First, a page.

I think that my aunt's first love was music. By the age of two, she'd learned to play a song on the piano my grandmother had written for the girls. Aunt Dody sang Gilbert and Sullivan songs while she was crocheting -she taught me several of them, and how to harmonize, and we'd have the most fun singing Chippy-chippy-chopper-on-a-big-black-block. She had a wonderful sound system -music played throughout the entire house. The record player was right behind the piano in a little cabinet built into the wall. We listened to the radio, too, but mostly records -Beethoven, Mozart, Bach, Wagner. She gave me several books on music, and her greatest gift to me was the appreciation of it.

I was almost in my aunt's movie, Westward Passage, in the role as her daughter. Costumes had been made, and the first day of filming was upon us -but the weather was terrible, holding up the production. Sir Lawrence Olivier was the dearest man, and even danced with me as we waited for the weather to clear, but it never did. The next day Aunt Dody came home and called me into the living room. She sat next to me on the couch, and tenderly let me know that I wouldn't be in the movie after all. The mother of a young actress had complained of nepotism. The silver lining was that my chum, Bonita got the role, and that took the sting out of it.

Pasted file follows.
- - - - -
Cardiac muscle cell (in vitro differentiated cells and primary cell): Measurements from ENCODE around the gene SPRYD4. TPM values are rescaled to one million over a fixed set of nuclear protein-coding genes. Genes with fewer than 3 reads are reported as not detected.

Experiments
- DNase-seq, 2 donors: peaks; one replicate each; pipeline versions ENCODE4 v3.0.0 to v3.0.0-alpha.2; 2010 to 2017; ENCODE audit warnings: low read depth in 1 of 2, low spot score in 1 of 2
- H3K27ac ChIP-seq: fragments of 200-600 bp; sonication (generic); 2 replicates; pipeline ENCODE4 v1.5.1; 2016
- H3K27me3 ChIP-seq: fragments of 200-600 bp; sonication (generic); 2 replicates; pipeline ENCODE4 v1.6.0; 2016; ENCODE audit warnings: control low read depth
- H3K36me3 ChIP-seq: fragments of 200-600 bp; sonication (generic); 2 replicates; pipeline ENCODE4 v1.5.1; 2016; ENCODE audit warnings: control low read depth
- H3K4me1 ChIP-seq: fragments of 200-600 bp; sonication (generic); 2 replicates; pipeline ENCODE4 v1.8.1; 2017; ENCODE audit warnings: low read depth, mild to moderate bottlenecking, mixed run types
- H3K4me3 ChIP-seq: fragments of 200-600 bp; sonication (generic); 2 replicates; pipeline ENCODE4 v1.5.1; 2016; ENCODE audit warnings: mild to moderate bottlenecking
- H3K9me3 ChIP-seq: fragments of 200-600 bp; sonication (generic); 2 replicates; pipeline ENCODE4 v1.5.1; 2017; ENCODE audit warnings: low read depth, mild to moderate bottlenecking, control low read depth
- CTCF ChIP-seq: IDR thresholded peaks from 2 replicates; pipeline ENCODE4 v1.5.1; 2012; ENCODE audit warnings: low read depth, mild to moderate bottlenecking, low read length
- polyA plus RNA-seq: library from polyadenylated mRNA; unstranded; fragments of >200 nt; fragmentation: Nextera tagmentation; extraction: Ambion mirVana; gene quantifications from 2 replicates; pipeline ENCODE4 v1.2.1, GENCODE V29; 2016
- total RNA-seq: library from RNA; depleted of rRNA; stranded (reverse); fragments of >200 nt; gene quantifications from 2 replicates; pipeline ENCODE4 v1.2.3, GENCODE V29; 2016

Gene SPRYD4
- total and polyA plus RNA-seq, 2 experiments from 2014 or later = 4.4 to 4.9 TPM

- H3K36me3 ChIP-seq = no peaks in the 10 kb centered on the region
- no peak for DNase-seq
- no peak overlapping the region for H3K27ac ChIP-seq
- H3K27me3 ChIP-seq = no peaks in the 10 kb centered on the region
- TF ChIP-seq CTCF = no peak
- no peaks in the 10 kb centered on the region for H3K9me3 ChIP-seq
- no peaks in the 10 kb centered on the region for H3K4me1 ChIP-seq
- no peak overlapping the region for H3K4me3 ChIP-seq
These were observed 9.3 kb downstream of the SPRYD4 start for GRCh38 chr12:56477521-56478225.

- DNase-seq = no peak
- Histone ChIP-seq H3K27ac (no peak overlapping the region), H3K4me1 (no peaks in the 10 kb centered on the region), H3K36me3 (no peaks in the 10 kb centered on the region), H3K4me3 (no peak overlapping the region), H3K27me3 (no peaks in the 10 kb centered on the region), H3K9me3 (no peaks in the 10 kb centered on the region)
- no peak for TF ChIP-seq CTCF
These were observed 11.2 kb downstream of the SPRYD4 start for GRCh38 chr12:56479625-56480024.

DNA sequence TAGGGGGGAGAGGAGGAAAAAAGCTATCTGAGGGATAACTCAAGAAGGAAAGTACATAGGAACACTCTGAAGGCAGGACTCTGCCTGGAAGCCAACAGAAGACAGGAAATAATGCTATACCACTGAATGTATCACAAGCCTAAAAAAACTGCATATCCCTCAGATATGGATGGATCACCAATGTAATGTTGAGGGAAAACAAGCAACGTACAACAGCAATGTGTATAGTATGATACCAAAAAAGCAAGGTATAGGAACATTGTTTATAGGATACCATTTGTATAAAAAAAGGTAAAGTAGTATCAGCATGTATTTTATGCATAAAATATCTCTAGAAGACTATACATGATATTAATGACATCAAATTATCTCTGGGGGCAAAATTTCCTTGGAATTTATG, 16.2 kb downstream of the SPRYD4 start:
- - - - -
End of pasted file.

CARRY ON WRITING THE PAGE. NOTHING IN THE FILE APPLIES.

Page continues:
My favorite movies were Biography of a Bachelor Girl, and Peter Ibbetson. I loved them for different reasons. In Biography of a Bachelor Girl, it was fun to see Aunt Dody's comical side, which we always saw at home. She was so funny she'd have all of us in stitches— Jane, Fong, the butler, and me. Peter Ibbetson is such a beautiful story, and the especially wonderful spark in her eyes that I recall so dearly is eminently present.

Recalling the words my mother wrote of her sister's devotion to her art -that she was essentially a pilgrim in her great humility and reverence, seeking what every artist must have -love of work for the work itself. She approached everything with the same brilliant life force. Ann Harding was a remarkable actress, a wonderful person, a loving aunt. Thank you for keeping her spirit alive.

Sincerely,

Dorothy Nash Wagar  

 

Source: scottobrienauthor.com